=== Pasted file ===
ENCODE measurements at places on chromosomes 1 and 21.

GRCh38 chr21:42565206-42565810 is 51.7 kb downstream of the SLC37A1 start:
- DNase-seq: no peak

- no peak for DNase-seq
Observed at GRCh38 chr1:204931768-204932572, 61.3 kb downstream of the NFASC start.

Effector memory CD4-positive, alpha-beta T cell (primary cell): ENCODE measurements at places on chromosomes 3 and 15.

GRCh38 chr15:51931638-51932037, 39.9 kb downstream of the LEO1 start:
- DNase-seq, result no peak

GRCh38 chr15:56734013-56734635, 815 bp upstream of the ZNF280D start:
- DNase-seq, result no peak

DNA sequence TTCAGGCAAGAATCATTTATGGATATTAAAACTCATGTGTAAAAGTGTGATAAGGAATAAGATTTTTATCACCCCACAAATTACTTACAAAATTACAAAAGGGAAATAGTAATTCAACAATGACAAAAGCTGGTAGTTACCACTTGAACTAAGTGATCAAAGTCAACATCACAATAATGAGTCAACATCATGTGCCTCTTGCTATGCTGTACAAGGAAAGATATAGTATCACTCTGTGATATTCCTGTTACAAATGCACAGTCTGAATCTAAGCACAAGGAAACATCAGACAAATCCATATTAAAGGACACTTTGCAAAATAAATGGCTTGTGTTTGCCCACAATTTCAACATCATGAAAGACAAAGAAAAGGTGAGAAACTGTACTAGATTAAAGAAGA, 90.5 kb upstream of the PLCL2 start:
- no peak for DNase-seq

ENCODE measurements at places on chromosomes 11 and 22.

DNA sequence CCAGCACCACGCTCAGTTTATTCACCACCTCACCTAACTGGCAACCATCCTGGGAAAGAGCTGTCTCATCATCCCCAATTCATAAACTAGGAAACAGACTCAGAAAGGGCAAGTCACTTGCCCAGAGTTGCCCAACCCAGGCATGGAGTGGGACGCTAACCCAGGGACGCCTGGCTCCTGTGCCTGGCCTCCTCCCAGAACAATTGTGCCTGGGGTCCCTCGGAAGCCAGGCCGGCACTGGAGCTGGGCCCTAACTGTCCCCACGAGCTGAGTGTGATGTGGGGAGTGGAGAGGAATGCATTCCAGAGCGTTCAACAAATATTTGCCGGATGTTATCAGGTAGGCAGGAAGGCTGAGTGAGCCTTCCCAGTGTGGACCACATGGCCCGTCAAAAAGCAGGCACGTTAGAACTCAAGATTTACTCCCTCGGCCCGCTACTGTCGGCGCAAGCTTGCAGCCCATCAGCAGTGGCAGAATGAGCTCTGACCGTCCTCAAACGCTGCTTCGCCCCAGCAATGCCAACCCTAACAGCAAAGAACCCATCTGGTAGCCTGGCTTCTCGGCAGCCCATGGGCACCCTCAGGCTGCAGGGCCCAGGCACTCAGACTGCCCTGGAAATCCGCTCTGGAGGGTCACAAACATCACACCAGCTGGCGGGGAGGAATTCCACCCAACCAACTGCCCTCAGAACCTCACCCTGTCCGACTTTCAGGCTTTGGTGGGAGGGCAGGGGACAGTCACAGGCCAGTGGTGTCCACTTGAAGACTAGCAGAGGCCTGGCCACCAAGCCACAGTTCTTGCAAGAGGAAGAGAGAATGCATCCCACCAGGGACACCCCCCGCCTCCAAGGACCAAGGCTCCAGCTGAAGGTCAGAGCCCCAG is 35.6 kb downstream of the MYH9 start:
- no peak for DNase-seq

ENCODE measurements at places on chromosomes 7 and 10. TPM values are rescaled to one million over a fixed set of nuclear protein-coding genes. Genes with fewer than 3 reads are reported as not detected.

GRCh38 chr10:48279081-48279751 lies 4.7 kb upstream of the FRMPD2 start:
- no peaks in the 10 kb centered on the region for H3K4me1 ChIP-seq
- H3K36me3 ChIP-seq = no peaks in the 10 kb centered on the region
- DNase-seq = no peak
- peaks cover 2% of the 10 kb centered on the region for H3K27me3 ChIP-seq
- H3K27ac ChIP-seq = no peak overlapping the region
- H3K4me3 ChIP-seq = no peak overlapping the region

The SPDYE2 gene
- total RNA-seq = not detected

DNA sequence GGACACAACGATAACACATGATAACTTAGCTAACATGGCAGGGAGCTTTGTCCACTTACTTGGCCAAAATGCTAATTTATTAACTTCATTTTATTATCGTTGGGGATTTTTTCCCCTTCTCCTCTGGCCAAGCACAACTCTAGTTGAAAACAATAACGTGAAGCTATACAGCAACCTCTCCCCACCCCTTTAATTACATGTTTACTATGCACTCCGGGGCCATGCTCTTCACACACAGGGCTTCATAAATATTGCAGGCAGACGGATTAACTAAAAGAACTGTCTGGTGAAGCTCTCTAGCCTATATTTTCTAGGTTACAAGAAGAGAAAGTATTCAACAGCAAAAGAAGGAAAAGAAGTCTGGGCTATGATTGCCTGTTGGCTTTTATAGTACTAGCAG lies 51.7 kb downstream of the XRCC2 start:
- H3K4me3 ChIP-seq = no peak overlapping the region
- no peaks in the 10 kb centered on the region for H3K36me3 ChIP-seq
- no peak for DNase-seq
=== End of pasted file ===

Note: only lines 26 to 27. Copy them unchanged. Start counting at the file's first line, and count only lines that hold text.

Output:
DNA sequence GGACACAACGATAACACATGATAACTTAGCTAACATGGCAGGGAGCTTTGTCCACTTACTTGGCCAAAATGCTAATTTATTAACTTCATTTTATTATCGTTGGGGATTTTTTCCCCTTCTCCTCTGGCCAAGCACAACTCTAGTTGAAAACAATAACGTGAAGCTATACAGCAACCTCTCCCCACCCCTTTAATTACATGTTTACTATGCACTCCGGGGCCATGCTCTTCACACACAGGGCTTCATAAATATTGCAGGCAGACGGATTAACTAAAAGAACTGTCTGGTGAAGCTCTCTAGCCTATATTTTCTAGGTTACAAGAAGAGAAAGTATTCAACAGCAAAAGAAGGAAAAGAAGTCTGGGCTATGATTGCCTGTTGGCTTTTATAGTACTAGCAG lies 51.7 kb downstream of the XRCC2 start:
- H3K4me3 ChIP-seq = no peak overlapping the region